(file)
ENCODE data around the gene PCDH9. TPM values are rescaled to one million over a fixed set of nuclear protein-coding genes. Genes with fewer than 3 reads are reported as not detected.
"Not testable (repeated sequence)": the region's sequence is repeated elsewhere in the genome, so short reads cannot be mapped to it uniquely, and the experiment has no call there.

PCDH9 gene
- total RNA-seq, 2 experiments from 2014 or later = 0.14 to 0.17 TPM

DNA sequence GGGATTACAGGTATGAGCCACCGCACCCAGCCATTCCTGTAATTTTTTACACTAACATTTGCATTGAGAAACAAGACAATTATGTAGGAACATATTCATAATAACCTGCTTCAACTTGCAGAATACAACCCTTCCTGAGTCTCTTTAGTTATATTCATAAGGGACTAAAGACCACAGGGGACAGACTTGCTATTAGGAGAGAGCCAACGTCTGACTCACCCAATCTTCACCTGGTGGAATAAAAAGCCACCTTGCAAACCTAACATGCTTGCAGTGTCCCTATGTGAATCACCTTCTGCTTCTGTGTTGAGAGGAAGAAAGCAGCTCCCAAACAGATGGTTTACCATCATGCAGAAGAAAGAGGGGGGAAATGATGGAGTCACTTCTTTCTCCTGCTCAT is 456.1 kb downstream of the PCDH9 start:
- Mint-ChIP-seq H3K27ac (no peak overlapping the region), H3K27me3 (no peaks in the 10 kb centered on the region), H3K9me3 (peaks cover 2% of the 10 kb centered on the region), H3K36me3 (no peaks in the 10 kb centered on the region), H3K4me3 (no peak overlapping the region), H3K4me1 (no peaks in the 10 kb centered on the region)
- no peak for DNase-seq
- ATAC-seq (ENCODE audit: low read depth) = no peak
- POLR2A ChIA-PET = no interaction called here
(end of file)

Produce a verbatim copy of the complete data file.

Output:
ENCODE data around the gene PCDH9. TPM values are rescaled to one million over a fixed set of nuclear protein-coding genes. Genes with fewer than 3 reads are reported as not detected.
"Not testable (repeated sequence)": the region's sequence is repeated elsewhere in the genome, so short reads cannot be mapped to it uniquely, and the experiment has no call there.

PCDH9 gene
- total RNA-seq, 2 experiments from 2014 or later = 0.14 to 0.17 TPM

DNA sequence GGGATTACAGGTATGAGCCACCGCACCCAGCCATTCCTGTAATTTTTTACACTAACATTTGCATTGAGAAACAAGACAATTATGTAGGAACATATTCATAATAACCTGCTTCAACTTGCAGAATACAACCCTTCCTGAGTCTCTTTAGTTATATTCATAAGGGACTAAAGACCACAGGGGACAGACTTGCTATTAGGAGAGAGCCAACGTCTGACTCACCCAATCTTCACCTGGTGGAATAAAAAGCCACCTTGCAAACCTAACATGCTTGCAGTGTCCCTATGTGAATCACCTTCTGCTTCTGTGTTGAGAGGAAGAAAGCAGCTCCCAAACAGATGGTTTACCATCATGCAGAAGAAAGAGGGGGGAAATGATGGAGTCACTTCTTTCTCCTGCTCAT is 456.1 kb downstream of the PCDH9 start:
- Mint-ChIP-seq H3K27ac (no peak overlapping the region), H3K27me3 (no peaks in the 10 kb centered on the region), H3K9me3 (peaks cover 2% of the 10 kb centered on the region), H3K36me3 (no peaks in the 10 kb centered on the region), H3K4me3 (no peak overlapping the region), H3K4me1 (no peaks in the 10 kb centered on the region)
- no peak for DNase-seq
- ATAC-seq (ENCODE audit: low read depth) = no peak
- POLR2A ChIA-PET = no interaction called here